Day 5/6/7: Notebook, Pictures

I started and finished this post differently twice – on two different computers – but each time, I was interrupted before I could make up my mind enough to post. One of those interruptions however resulted in me having bought a brand new notebook πŸ˜‰ so I guess I can’t complain much. It’s an HP Pavilion DV4000 – Centrino 1.7G, 512M shared, a 15.4” widescreen that makes for some wacky resolutions (1280×800), a DVD/CD-Writer Combo, a 5-in-1 card reader, Wireless, Bluetooth, Network card, a dialup modem and more :-). For the price (3600Dhs) it’s the best config Dad and I found, and aside from the very slight niggle of it not having a DVD-Writer, I find it increasingly amazing.

If you haven’t owned a notebook (or I imagine, a manufacturer’s PC) like I have, it’s great to note the increasing level of ties software has with the OS as opposed to a hand assembled PC. I switched it on, and an HP welcome screen popped up, asking me which version of the OS I’d like installed (Arabic or English) and then it proceeded to install not only the OS, but also every other driver required for the myriad of devices bundled. It also popped in Service Pack 2, more updates, Norton Internet Security, and even installed a DVD decoder. In effect, it has a more useable default configuration, but it was a bit bloated, though that was easily remedied by tidying up XP home. πŸ™‚ The other major goodie that I bought was an Aircard PCMCIA card with GPRS/GSM support… I’ll elaborate later the huge plans I have for that baby.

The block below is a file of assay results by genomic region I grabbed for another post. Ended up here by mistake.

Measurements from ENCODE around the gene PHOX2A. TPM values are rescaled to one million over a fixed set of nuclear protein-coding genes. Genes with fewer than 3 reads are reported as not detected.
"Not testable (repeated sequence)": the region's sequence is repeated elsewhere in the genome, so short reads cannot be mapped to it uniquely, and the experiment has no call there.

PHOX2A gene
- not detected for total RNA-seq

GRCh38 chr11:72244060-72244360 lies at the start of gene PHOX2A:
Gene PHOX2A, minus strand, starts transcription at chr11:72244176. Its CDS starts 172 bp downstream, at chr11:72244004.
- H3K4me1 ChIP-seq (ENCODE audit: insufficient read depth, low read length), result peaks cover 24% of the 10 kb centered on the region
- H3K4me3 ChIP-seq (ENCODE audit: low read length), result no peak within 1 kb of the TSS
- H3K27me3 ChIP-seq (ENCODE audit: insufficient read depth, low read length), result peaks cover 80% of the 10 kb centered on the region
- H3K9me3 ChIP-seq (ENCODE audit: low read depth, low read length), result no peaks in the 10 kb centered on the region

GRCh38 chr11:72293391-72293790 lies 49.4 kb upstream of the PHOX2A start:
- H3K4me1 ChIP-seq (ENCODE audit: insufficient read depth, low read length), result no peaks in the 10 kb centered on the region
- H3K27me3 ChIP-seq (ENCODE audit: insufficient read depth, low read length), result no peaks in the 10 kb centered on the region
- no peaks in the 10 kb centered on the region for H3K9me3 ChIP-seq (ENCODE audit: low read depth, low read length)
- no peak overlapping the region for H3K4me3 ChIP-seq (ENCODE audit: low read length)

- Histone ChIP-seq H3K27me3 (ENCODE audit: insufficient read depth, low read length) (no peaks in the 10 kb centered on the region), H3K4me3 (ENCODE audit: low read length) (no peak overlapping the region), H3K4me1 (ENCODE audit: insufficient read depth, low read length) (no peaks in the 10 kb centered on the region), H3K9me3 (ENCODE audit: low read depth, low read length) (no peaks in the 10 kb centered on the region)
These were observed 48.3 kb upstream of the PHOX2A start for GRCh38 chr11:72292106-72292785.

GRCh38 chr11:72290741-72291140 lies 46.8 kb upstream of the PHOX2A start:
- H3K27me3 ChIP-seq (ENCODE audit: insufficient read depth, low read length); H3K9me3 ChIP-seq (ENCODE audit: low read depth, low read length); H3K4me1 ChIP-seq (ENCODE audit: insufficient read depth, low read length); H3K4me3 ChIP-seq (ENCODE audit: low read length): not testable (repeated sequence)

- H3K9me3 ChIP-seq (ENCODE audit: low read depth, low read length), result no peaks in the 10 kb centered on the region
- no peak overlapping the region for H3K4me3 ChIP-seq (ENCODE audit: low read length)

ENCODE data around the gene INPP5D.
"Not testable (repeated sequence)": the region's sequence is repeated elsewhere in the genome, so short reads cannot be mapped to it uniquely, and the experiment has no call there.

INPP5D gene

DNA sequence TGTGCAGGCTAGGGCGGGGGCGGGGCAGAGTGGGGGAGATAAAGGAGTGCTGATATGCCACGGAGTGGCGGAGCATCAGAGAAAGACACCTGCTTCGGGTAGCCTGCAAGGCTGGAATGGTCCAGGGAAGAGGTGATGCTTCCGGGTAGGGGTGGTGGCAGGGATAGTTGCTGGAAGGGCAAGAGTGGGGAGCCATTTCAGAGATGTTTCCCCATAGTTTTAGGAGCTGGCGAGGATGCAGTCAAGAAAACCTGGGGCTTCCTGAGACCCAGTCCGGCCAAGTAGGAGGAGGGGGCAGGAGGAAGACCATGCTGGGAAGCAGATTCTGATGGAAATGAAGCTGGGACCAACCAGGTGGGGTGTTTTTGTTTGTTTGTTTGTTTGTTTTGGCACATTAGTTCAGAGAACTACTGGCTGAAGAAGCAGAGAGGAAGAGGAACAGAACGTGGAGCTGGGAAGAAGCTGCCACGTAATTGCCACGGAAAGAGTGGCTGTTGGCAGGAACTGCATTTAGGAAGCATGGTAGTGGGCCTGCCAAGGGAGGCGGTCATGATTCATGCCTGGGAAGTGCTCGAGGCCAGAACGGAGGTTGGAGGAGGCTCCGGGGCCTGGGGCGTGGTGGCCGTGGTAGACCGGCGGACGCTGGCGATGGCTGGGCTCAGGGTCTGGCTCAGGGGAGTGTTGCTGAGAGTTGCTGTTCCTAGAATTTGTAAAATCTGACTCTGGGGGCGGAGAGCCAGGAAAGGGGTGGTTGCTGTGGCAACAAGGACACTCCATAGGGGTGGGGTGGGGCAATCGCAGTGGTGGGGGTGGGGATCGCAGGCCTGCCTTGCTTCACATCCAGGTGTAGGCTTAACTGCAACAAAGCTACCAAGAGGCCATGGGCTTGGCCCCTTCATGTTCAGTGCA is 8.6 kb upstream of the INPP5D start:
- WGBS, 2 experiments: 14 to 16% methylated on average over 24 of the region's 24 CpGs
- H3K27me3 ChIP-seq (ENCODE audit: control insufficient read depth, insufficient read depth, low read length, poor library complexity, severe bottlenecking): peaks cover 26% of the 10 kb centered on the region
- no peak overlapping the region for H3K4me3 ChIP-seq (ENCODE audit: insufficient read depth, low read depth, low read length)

I’m not writing more about Dubai today (LOTS to write). Instead, because of the card reader I have now, I’ll post some of the pictures that I took over here. Go back to my earlier posts, and see them become a wee bit more magical now πŸ™‚

Day 3/4: Water, pictures, blue eyes, traffic & more

The water over here is scaldingly hot. Ironically enough, the tap that’s marked ‘hot’ dribbles in really cold water when I take my bath late at night. Dad tells me that’s because nobody bothers to heat the water in the overhead tank, and by night, it cools down a bit :-).